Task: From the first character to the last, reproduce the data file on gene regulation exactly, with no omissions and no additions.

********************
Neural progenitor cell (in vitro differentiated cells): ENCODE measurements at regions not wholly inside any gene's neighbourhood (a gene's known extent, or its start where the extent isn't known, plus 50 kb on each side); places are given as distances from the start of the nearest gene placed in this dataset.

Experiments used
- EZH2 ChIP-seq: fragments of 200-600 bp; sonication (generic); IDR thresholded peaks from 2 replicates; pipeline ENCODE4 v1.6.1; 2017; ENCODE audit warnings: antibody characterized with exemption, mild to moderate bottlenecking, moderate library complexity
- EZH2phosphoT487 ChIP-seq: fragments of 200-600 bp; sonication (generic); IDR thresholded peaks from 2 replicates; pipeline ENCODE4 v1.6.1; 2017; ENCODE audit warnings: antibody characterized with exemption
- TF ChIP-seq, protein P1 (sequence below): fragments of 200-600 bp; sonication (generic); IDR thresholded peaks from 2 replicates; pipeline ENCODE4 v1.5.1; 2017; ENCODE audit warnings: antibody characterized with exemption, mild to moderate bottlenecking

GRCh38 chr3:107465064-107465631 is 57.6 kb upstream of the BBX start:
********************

Neural progenitor cell (in vitro differentiated cells): ENCODE measurements at regions not wholly inside any gene's neighbourhood (a gene's known extent, or its start where the extent isn't known, plus 50 kb on each side); places are given as distances from the start of the nearest gene placed in this dataset.

Experiments used
- EZH2 ChIP-seq: fragments of 200-600 bp; sonication (generic); IDR thresholded peaks from 2 replicates; pipeline ENCODE4 v1.6.1; 2017; ENCODE audit warnings: antibody characterized with exemption, mild to moderate bottlenecking, moderate library complexity
- EZH2phosphoT487 ChIP-seq: fragments of 200-600 bp; sonication (generic); IDR thresholded peaks from 2 replicates; pipeline ENCODE4 v1.6.1; 2017; ENCODE audit warnings: antibody characterized with exemption
- TF ChIP-seq, protein P1 (sequence below): fragments of 200-600 bp; sonication (generic); IDR thresholded peaks from 2 replicates; pipeline ENCODE4 v1.5.1; 2017; ENCODE audit warnings: antibody characterized with exemption, mild to moderate bottlenecking

GRCh38 chr3:107465064-107465631 is 57.6 kb upstream of the BBX start: